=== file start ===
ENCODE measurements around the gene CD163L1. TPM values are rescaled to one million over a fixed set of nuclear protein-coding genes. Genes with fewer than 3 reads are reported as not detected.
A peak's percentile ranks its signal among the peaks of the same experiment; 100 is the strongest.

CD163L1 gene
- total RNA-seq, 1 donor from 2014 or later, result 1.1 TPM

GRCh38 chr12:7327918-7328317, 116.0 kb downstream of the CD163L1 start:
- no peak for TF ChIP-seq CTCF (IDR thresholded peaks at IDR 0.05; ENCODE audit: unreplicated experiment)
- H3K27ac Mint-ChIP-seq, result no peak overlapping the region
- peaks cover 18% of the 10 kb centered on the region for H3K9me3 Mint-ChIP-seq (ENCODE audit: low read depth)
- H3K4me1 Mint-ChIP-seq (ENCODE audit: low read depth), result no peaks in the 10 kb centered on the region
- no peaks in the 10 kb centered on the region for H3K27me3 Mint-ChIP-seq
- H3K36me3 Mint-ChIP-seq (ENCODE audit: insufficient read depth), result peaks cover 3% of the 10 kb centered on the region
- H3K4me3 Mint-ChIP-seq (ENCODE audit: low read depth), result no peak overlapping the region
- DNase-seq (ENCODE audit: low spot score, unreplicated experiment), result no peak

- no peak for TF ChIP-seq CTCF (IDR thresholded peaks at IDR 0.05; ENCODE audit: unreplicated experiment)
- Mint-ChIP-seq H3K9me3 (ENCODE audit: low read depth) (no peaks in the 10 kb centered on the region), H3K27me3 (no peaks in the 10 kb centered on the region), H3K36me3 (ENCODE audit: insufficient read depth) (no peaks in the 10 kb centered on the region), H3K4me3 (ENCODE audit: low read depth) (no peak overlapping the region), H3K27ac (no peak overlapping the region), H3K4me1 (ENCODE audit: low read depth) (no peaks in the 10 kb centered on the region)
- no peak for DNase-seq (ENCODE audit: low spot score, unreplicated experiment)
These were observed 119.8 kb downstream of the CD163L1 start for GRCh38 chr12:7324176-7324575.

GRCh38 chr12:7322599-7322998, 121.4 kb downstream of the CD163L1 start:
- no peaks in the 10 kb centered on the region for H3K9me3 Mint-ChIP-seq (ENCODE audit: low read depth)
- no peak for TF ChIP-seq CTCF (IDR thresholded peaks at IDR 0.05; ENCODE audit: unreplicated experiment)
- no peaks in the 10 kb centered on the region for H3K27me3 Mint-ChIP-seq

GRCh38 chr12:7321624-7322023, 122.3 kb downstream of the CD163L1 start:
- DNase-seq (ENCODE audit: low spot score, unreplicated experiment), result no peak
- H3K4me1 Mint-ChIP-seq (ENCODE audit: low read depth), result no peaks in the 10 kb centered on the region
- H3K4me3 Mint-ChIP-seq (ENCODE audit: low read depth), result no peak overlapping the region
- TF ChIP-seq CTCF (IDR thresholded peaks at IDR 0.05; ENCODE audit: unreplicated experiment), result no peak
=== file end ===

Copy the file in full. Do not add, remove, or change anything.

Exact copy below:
ENCODE measurements around the gene CD163L1. TPM values are rescaled to one million over a fixed set of nuclear protein-coding genes. Genes with fewer than 3 reads are reported as not detected.
A peak's percentile ranks its signal among the peaks of the same experiment; 100 is the strongest.

CD163L1 gene
- total RNA-seq, 1 donor from 2014 or later, result 1.1 TPM

GRCh38 chr12:7327918-7328317, 116.0 kb downstream of the CD163L1 start:
- no peak for TF ChIP-seq CTCF (IDR thresholded peaks at IDR 0.05; ENCODE audit: unreplicated experiment)
- H3K27ac Mint-ChIP-seq, result no peak overlapping the region
- peaks cover 18% of the 10 kb centered on the region for H3K9me3 Mint-ChIP-seq (ENCODE audit: low read depth)
- H3K4me1 Mint-ChIP-seq (ENCODE audit: low read depth), result no peaks in the 10 kb centered on the region
- no peaks in the 10 kb centered on the region for H3K27me3 Mint-ChIP-seq
- H3K36me3 Mint-ChIP-seq (ENCODE audit: insufficient read depth), result peaks cover 3% of the 10 kb centered on the region
- H3K4me3 Mint-ChIP-seq (ENCODE audit: low read depth), result no peak overlapping the region
- DNase-seq (ENCODE audit: low spot score, unreplicated experiment), result no peak

- no peak for TF ChIP-seq CTCF (IDR thresholded peaks at IDR 0.05; ENCODE audit: unreplicated experiment)
- Mint-ChIP-seq H3K9me3 (ENCODE audit: low read depth) (no peaks in the 10 kb centered on the region), H3K27me3 (no peaks in the 10 kb centered on the region), H3K36me3 (ENCODE audit: insufficient read depth) (no peaks in the 10 kb centered on the region), H3K4me3 (ENCODE audit: low read depth) (no peak overlapping the region), H3K27ac (no peak overlapping the region), H3K4me1 (ENCODE audit: low read depth) (no peaks in the 10 kb centered on the region)
- no peak for DNase-seq (ENCODE audit: low spot score, unreplicated experiment)
These were observed 119.8 kb downstream of the CD163L1 start for GRCh38 chr12:7324176-7324575.

GRCh38 chr12:7322599-7322998, 121.4 kb downstream of the CD163L1 start:
- no peaks in the 10 kb centered on the region for H3K9me3 Mint-ChIP-seq (ENCODE audit: low read depth)
- no peak for TF ChIP-seq CTCF (IDR thresholded peaks at IDR 0.05; ENCODE audit: unreplicated experiment)
- no peaks in the 10 kb centered on the region for H3K27me3 Mint-ChIP-seq

GRCh38 chr12:7321624-7322023, 122.3 kb downstream of the CD163L1 start:
- DNase-seq (ENCODE audit: low spot score, unreplicated experiment), result no peak
- H3K4me1 Mint-ChIP-seq (ENCODE audit: low read depth), result no peaks in the 10 kb centered on the region
- H3K4me3 Mint-ChIP-seq (ENCODE audit: low read depth), result no peak overlapping the region
- TF ChIP-seq CTCF (IDR thresholded peaks at IDR 0.05; ENCODE audit: unreplicated experiment), result no peak